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  • Benjamin Harrison Smith, Land Titles, and the West Virginia Constitution
  • Brooks F. McCabe Jr.

Perhaps no single person in West Virginia’s history has been as influential in the creation of a legal framework to provide clear titles for land transfers as Benjamin Harrison Smith. This history of quieting land titles shows the primary role played by Smith, and provides a new interpretation of the impact of the 1862 and 1872 West Virginia Constitutional Conventions as they relate to waste and unappropriated land, delinquent land, and forfeited land.1

The quieting of land titles refers to the process of settling ownership conflicts. It provides for clear and marketable title to land. Clear title to lands in western Virginia had been an ongoing problem since the eighteenth-century land grants to large land companies such as the Ohio Company, the Greenbrier Company, and the Loyal Company.2

This history of quieting land titles in West Virginia adds a new dimension to the established historical narrative of absentee landowner exploitation and the victimization of smaller local landowners. Who held title to the land was just as important to local businesses and farmers as it was to industrialists. The point for the current discussion is not the ills of absentee landowner exploitation, but rather to explain how the legal infrastructure was put in place that allowed land to be owned and developed without fear of a clouded title by some land patentee in Virginia, Maryland, or New York. However, the quieting of claims on land titles did become one of the foundations for local and regional economic development as West Virginia moved into the period of dramatic growth between the 1880s and the 1920s. The state’s economic development, especially its natural resources, has been largely predicated on the basis of property law as defined, interpreted, litigated, and implemented by Smith, his contemporaries, and the major West Virginia law firms which followed.3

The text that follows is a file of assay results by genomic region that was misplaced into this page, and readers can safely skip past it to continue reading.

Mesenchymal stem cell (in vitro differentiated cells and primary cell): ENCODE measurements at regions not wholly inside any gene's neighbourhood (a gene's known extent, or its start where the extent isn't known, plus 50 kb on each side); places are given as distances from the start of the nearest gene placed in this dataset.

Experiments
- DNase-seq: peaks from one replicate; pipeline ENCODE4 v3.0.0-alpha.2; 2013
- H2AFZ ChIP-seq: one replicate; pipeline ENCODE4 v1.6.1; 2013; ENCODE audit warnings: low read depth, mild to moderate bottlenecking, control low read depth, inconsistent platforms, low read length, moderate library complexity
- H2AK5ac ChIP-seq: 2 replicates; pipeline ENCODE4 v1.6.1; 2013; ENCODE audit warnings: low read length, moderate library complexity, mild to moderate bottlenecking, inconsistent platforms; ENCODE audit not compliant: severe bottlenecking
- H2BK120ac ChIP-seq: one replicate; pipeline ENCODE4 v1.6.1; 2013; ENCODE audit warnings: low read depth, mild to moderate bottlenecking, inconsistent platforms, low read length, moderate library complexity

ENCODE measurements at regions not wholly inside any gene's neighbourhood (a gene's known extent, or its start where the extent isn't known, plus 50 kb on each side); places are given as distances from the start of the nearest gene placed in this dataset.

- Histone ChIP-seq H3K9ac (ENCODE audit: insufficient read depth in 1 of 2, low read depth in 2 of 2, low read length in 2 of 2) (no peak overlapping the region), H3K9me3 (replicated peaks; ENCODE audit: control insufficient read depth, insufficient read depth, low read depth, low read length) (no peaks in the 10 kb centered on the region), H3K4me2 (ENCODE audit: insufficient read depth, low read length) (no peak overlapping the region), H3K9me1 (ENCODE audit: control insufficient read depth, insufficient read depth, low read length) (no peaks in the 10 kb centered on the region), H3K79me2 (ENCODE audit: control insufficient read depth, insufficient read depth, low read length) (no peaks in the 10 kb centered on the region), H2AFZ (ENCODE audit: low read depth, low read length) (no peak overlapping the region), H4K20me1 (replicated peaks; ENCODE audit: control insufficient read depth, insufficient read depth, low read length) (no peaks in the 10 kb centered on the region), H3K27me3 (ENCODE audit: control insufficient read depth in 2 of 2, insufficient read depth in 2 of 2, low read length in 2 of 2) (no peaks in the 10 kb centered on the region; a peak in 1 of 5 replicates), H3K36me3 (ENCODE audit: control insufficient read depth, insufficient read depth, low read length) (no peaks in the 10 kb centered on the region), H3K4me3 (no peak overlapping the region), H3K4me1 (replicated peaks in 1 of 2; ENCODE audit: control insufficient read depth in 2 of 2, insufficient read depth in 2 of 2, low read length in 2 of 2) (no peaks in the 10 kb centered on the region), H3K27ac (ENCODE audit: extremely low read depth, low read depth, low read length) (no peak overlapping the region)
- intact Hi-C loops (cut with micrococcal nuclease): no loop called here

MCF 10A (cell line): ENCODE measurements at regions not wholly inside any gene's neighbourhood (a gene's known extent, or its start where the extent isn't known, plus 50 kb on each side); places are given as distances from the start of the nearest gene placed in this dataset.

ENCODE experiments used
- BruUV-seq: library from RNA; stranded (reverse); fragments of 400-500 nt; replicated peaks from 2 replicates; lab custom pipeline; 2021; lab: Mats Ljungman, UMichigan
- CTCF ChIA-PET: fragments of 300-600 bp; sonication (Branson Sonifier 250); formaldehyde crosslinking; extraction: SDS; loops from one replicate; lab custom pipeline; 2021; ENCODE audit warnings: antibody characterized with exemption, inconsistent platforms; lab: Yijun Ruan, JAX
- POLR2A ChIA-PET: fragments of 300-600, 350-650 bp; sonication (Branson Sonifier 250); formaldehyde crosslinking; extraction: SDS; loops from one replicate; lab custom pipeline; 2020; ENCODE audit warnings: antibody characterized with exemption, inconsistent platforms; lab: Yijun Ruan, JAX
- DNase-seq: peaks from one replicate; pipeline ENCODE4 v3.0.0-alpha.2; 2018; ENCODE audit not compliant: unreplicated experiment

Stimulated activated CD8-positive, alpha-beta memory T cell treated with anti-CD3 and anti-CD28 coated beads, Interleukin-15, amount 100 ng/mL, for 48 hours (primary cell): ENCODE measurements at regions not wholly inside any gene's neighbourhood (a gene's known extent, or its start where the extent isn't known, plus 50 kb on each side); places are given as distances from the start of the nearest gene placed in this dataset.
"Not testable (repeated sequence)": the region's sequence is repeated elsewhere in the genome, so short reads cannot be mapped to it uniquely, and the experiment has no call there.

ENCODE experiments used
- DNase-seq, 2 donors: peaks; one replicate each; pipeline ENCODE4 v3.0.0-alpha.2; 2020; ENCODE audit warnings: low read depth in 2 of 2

Benjamin Harrison Smith was a central player in clarifying and reaf-firming landowners’ rights in a time of westward expansion and poorly defined landownership laws. He was one of the first to formally address the [End Page 1] fundamental difference between smaller local landowners and the large out-of-state landowners. He was active in strengthening land title law whether it be as a legislator, as a practicing lawyer, or as a delegate to constitutional conventions.

William A. MacCorkle referred to Smith as one of the lawyers who “practically wrote the land law of Virginia so far as it applied to western Virginia.”4 W. S. Laidley said that Smith made the study of land laws a lifetime effort. Laidley’s description of the environment within which Smith practiced law is telling and helps explain why Smith felt compelled to reform the system. “In Virginia and especially in the western part, where there was much speculation in lands, the mode of acquiring title to land was probably more loose and uncertain than elsewhere, and the land law of forfeiture of title for non-payment of tax, the law of possession under the statue of limitation, made the subject complicated.”5 MacCorkle put it more succinctly, “The land law of West Virginia is peculiar, and many of the statutes were made for the land west of the Alleghenies.”6

Historical Context of West Virginia Real Property Title Law

George Washington’s experience provides an interesting illustration of Laidley’s and MacCorkle’s observations. In 1769, Washington petitioned the colonial government requesting 200,000 acres as bounty lands for himself and other soldiers who had enlisted in the First Virginia Regiment in 1754 under terms of a proclamation set forth by then Governor Dinwiddie. Washington would spend much of the rest of his life defending encroachments on the titles to the 60,200 acres which he held in his name at the time of his death. Included in these holdings, as Joseph J. Ellis states, was the “Motherlode,” two huge tracts on the Ohio and Great Kanawha.7 Washington was acting as an individual owner, but his motivation and concerns were similar to the land companies. The Greenbrier Company, as an example, had in excess of tens of thousands of acres in...


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